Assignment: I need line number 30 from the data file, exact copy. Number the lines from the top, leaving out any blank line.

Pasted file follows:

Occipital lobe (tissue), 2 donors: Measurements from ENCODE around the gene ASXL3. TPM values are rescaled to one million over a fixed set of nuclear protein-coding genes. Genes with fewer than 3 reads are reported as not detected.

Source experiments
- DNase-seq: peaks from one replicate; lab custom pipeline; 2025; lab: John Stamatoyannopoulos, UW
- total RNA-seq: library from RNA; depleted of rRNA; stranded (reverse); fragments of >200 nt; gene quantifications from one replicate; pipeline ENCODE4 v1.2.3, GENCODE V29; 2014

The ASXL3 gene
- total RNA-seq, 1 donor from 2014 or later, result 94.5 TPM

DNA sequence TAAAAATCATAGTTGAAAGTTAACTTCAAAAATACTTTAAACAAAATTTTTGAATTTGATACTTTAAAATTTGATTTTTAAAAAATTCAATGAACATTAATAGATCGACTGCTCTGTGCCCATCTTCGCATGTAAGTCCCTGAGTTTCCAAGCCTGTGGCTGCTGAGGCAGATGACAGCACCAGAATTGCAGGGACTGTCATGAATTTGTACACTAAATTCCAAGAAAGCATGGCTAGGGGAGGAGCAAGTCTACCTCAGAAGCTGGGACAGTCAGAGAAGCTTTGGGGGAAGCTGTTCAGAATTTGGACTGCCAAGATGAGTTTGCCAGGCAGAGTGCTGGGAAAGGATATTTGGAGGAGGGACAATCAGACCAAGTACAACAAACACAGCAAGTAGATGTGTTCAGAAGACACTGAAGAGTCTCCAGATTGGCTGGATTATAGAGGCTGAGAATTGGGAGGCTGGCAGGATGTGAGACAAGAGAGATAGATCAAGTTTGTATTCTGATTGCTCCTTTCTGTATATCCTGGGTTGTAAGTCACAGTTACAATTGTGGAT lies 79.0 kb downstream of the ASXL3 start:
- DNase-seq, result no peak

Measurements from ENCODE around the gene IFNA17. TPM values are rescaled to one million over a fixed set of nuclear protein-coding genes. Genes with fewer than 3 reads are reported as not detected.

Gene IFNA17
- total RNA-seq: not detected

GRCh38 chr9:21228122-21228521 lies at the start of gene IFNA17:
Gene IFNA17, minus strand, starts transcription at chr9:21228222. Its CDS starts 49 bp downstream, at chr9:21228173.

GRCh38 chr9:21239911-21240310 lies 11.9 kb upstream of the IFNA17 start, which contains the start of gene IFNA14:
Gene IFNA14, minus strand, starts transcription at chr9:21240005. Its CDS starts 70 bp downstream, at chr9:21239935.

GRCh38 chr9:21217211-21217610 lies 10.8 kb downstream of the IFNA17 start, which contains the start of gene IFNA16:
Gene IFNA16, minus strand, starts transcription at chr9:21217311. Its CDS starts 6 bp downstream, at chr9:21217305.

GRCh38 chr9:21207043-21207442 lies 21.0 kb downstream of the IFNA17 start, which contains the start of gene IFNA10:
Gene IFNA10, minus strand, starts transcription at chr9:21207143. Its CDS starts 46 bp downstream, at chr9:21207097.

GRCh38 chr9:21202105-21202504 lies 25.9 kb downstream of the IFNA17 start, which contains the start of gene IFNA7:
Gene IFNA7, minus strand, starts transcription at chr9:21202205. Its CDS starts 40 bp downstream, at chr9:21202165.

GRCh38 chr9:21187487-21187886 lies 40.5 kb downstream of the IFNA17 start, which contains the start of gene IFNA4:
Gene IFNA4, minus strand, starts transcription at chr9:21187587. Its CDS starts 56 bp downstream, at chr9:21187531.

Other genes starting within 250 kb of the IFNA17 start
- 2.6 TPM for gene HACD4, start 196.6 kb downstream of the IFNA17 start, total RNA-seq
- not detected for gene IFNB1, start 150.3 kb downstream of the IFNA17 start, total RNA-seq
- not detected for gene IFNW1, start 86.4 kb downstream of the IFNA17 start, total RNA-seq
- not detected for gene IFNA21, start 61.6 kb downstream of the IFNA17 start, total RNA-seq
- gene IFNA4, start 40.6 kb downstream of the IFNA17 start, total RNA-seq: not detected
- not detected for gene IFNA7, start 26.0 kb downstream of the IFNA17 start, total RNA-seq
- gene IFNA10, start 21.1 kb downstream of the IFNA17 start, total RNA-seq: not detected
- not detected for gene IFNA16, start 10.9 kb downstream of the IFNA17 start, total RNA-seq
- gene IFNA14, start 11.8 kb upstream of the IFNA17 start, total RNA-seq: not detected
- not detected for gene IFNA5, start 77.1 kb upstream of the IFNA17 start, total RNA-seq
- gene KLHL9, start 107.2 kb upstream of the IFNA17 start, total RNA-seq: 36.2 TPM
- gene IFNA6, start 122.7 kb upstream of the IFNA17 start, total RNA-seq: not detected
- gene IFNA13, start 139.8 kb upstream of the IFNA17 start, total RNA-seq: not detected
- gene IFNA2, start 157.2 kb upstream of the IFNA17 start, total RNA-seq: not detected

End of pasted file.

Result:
- not detected for gene IFNA7, start 26.0 kb downstream of the IFNA17 start, total RNA-seq